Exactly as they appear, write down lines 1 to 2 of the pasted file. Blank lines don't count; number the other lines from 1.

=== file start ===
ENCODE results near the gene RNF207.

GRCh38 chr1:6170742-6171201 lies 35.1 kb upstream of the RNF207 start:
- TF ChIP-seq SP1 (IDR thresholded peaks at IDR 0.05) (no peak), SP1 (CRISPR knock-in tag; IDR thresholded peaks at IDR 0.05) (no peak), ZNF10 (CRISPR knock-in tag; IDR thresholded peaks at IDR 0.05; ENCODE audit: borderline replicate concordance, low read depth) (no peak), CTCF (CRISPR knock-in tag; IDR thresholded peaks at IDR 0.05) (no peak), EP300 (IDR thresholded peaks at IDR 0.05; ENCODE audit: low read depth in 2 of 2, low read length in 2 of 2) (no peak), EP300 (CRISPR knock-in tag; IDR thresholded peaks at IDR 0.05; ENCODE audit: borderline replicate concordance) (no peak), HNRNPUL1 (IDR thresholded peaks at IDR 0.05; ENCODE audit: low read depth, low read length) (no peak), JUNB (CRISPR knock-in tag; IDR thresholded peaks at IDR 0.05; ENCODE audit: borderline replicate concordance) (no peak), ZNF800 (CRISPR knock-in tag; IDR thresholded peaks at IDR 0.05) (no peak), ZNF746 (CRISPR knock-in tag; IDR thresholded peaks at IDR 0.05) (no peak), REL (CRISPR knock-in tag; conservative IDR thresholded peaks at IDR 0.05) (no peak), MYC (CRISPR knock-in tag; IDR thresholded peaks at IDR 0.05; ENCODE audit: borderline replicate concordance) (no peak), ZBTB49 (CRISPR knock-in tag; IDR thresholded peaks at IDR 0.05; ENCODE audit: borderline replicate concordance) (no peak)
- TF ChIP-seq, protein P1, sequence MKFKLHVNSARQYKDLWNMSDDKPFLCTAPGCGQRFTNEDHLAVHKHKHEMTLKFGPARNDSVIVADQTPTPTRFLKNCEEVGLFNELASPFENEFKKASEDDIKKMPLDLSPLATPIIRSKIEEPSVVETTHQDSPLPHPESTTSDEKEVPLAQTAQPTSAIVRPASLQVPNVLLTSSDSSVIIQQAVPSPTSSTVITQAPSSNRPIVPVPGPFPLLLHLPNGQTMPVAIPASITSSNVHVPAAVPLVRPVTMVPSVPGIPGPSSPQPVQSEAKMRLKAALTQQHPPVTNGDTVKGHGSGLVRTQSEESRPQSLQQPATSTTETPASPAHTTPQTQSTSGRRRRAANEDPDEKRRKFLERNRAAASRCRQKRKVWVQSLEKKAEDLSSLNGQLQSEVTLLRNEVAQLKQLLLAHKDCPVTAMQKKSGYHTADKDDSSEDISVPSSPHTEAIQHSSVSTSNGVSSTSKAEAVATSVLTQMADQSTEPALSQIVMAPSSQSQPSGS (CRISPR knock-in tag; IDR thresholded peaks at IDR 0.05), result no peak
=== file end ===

ENCODE results near the gene RNF207.

GRCh38 chr1:6170742-6171201 lies 35.1 kb upstream of the RNF207 start: